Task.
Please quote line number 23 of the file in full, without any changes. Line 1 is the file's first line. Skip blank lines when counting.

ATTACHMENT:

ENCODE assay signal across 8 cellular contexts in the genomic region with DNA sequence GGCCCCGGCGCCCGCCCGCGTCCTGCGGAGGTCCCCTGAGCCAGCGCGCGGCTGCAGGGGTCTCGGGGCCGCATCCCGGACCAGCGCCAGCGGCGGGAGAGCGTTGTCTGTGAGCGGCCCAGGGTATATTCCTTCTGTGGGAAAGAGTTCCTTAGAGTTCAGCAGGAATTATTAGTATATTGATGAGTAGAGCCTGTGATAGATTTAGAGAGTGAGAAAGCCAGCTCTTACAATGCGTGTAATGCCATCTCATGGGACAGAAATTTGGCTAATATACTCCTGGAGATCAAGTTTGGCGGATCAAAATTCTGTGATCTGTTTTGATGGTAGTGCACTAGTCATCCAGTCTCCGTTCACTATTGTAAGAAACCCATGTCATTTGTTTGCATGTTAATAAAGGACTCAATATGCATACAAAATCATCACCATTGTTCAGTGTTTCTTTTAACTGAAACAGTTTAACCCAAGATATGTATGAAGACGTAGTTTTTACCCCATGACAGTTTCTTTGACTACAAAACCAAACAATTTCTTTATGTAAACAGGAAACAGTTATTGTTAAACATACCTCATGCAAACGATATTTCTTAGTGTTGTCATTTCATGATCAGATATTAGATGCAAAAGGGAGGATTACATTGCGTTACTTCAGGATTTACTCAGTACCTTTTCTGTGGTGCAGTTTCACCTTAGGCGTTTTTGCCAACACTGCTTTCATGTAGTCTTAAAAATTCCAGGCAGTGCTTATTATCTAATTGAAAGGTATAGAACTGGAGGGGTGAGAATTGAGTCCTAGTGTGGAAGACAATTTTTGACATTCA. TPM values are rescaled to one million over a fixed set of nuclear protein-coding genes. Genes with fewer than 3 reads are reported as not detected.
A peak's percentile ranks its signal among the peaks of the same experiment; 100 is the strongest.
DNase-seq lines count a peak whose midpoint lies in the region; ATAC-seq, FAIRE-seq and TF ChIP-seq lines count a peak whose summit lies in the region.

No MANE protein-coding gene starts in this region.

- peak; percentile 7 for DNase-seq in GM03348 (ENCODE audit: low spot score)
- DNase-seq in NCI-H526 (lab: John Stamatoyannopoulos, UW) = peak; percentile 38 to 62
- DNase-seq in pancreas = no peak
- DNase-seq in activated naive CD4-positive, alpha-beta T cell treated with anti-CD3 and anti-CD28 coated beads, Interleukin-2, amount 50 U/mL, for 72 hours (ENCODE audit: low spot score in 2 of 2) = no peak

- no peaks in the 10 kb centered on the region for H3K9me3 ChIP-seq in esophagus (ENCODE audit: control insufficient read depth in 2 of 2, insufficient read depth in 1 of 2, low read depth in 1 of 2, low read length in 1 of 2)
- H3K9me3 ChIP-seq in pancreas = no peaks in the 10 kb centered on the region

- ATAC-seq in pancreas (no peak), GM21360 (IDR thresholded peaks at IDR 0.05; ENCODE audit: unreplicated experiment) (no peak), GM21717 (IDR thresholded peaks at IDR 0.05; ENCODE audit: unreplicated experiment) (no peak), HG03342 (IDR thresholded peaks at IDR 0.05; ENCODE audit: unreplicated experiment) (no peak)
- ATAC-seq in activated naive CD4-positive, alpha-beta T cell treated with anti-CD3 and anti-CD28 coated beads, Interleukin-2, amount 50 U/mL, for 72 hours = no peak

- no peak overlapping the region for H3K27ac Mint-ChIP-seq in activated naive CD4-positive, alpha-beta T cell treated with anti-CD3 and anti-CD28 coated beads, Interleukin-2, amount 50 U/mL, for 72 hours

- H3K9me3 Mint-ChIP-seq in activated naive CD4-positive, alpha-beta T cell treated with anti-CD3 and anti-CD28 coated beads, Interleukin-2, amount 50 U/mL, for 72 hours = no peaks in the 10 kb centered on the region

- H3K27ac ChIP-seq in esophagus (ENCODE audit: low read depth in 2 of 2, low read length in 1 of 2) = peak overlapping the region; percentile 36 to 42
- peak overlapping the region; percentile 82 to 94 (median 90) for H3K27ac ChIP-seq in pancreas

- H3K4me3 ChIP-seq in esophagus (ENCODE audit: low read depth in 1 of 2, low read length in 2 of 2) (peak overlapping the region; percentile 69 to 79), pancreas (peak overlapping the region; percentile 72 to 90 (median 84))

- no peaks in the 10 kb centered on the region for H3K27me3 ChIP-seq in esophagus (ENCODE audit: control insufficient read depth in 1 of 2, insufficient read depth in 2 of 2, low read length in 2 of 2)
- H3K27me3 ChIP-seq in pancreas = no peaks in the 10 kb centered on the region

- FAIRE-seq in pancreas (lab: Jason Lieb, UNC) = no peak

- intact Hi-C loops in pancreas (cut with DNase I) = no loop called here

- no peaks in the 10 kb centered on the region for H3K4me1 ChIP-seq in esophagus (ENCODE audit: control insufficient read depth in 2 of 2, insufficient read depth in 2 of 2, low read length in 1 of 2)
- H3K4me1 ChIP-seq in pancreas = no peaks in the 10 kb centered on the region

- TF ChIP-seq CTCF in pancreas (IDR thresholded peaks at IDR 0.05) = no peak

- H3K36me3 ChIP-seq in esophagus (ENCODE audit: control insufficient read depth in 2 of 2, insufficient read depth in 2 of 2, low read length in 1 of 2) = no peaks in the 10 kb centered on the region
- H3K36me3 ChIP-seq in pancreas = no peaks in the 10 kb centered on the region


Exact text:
- H3K4me1 ChIP-seq in pancreas = no peaks in the 10 kb centered on the region